Each of these differences from the actual movement – an element in the control panels, how dynamic processes proceed, and so on – was duly validated. “When it was not possible to be totally accurate, our priority aim was to have a wholly effective movement and then get as close as possible to representativeness.”
Will it be possible to assess operators using a digital control room?
Operator assessment on simulators has been in force since the 1980s in the United States. In France, it became the norm about ten years ago, following pressure from international audits and the nuclear industry in general. “For our teams, this practice is a still a source of some concern,” explains Philippe Clous.
What is more, the advent of DCRs could complicate the procedure. Could there be a risk of operators being confused by this new solution? If their assessment results don’t meet expectations, might they not blame the simulator or their instructor for not explaining how to use it properly?
Philippe Clous is well aware of the difficulties. “Right from the design phase, we’ve integrated everything that could make the assessment procedure easier: representativeness, reliability, ease of observation, and so on.Now we need to work on organisation: for example by putting together Man Machine Interface familiarisation sequences to give the operators time to get used to the simulator, using additional tutorials geared to the imaging to help them become familiar with certain actuators, and things of that nature.”
How much will a digital control room cost?
“The initial financial investment is much lower; the lower cost of maintenance and obsolescence needs to be taken into account too,” says Philippe Bodin. “Furthermore, the manufacturing and provision time is much shorter.”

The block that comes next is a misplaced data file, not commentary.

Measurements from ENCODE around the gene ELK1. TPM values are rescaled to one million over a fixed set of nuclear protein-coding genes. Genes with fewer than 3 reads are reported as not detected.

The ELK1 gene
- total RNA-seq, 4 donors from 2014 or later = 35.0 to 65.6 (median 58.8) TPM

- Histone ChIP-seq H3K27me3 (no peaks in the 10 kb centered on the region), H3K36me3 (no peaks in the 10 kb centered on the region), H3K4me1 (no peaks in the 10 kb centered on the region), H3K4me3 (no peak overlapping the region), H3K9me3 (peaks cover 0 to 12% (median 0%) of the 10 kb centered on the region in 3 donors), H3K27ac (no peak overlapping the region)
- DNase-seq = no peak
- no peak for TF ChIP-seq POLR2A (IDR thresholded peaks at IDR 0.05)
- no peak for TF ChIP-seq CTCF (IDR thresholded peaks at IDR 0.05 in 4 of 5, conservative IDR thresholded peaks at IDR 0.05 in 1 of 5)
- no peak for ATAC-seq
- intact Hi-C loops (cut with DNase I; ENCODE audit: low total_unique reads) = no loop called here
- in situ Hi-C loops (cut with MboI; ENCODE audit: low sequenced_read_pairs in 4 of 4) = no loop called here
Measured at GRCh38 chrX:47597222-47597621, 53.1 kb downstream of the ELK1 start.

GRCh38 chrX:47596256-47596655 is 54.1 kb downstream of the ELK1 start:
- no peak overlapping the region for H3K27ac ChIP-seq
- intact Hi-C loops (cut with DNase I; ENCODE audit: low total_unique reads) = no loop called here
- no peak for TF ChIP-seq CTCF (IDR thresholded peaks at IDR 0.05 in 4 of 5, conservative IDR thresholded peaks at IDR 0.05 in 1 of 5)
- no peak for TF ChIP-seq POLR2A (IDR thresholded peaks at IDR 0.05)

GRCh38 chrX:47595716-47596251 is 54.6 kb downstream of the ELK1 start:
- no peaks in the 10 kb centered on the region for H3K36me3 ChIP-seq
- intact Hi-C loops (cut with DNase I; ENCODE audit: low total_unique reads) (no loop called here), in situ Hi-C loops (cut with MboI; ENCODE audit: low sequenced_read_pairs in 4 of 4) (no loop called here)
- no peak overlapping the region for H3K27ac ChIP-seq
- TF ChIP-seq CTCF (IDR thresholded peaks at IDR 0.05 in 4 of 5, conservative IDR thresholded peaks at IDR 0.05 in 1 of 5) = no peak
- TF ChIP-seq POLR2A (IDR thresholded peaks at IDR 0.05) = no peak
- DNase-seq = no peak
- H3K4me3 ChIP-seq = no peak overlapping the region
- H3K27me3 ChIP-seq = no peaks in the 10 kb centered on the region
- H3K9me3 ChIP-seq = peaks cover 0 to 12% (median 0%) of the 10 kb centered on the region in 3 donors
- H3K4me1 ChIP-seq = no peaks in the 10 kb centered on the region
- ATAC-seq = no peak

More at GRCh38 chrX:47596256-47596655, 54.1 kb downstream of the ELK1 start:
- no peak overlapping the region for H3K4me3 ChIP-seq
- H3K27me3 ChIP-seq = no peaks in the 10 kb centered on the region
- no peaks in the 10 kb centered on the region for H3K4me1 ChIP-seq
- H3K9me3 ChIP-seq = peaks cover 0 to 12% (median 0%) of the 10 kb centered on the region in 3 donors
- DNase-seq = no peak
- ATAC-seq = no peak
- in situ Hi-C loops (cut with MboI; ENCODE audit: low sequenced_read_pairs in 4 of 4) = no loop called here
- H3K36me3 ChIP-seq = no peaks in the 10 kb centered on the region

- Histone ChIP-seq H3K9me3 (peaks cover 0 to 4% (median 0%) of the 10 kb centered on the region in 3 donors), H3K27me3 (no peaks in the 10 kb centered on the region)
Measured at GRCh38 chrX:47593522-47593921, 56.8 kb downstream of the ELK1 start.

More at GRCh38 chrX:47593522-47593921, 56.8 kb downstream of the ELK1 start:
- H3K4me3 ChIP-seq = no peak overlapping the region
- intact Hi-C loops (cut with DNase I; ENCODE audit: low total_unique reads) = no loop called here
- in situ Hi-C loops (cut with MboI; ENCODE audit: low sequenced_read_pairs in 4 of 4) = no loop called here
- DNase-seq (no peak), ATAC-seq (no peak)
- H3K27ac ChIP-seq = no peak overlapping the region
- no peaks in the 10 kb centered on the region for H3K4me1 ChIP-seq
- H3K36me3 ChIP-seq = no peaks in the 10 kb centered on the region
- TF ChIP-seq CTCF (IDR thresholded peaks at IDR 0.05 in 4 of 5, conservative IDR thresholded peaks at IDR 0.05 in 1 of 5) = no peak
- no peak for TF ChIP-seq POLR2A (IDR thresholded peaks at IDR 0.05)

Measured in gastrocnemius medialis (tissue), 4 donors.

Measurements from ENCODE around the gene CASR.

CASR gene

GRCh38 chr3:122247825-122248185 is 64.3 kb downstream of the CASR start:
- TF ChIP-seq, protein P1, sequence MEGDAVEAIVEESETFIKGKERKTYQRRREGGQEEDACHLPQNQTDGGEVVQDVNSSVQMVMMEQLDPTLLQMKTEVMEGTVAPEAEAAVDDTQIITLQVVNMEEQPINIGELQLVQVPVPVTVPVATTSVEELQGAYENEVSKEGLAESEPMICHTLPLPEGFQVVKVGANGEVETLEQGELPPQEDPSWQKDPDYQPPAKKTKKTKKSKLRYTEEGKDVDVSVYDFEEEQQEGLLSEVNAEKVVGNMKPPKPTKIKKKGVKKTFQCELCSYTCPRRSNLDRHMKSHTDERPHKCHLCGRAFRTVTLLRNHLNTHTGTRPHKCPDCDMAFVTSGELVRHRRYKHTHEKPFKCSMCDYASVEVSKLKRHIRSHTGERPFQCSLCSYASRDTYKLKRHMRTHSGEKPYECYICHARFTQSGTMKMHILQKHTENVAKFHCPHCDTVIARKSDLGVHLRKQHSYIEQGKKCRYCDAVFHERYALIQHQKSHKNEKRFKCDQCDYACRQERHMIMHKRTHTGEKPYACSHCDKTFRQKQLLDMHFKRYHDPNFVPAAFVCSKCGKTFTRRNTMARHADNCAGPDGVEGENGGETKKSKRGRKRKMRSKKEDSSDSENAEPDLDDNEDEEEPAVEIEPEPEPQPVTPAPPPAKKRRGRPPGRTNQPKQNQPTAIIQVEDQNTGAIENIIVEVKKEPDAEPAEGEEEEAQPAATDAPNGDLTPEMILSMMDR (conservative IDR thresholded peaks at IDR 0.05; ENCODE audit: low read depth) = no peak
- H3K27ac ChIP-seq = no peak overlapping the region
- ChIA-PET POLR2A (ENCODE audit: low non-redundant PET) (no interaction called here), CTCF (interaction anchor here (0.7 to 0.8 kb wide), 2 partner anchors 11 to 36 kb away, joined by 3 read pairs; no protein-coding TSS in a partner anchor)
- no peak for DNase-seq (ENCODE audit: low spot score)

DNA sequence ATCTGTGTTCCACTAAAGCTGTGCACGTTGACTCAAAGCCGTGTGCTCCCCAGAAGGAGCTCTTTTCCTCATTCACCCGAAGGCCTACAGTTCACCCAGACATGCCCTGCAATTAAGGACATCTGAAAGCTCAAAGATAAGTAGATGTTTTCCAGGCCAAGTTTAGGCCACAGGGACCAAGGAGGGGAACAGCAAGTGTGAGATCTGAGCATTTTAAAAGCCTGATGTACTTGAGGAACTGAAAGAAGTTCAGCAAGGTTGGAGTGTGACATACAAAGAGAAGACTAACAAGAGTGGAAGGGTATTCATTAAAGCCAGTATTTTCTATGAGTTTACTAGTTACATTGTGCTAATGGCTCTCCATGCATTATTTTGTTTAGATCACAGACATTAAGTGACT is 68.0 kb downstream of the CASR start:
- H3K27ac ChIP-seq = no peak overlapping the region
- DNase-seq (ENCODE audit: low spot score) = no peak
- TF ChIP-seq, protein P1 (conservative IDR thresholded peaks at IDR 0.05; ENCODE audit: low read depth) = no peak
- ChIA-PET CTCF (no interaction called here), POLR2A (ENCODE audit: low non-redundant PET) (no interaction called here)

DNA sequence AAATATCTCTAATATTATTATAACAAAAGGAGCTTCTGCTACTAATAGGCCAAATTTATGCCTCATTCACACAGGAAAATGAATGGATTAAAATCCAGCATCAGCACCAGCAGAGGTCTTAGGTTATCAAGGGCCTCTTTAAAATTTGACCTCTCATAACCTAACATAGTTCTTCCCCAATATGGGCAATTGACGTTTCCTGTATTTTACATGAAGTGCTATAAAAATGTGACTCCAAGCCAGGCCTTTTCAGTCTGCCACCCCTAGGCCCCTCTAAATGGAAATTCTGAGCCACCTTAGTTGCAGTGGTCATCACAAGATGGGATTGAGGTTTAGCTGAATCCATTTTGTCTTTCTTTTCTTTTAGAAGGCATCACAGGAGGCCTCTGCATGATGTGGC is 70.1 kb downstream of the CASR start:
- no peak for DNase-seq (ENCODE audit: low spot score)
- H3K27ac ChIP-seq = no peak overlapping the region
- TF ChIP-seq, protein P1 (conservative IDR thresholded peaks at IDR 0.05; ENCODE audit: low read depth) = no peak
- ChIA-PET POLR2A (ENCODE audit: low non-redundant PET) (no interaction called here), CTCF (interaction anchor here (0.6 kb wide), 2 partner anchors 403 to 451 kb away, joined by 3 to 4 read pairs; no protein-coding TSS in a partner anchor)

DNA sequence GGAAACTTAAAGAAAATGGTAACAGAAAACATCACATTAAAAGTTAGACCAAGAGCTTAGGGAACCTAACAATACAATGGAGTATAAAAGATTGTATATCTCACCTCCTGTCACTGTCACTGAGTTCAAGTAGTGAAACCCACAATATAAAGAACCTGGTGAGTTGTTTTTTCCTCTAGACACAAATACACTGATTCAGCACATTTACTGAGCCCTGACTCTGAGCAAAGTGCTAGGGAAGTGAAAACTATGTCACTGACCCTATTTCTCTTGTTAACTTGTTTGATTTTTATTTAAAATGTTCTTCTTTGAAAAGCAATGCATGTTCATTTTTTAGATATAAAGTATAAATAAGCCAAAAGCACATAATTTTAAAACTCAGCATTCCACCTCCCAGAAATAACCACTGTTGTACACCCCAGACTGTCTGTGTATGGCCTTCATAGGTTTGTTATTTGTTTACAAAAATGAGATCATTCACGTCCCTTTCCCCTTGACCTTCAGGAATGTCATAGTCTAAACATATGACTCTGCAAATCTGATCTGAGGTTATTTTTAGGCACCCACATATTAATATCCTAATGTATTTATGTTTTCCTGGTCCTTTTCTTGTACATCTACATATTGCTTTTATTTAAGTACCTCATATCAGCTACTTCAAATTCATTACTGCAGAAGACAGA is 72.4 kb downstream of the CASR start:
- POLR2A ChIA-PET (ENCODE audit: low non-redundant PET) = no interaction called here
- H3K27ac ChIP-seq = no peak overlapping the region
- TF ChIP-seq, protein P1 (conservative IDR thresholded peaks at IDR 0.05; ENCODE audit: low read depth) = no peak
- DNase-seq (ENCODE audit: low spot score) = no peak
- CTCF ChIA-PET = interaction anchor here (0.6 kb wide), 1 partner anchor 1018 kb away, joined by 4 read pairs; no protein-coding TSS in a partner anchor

The reason for this considerable difference is that the price of digital components is tending to fall, whereas that of ‘hard’ components is increasing as they become rarer.
The example of the simulators at Bugey, Dampierre and Gravelines – three 900 MW power plants – is typical. They were built in the 1980s and have already been upgraded.
But to fully replace certain relays or push buttons that are no longer manufactured, nowadays it would be necessary to find a company prepared to produce them, and start design works from scratch again.
On the other hand the use of digital technology opens up a wide variety of possibilities. A touchscreen image can simply be replaced by another one to alter the appearance of a panel, or even the entire panel. Another added bonus is faster upgrades, and smaller differences between the simulator and the actual unit.
STEPS is a blog eager to provide answers and to bring up new issues with simulation users.
Its information is based on 30 years of CORYS experience of simulation and on the feedback from our customers around the world, in the field of Transportation, Power and Hydrocarbons industries.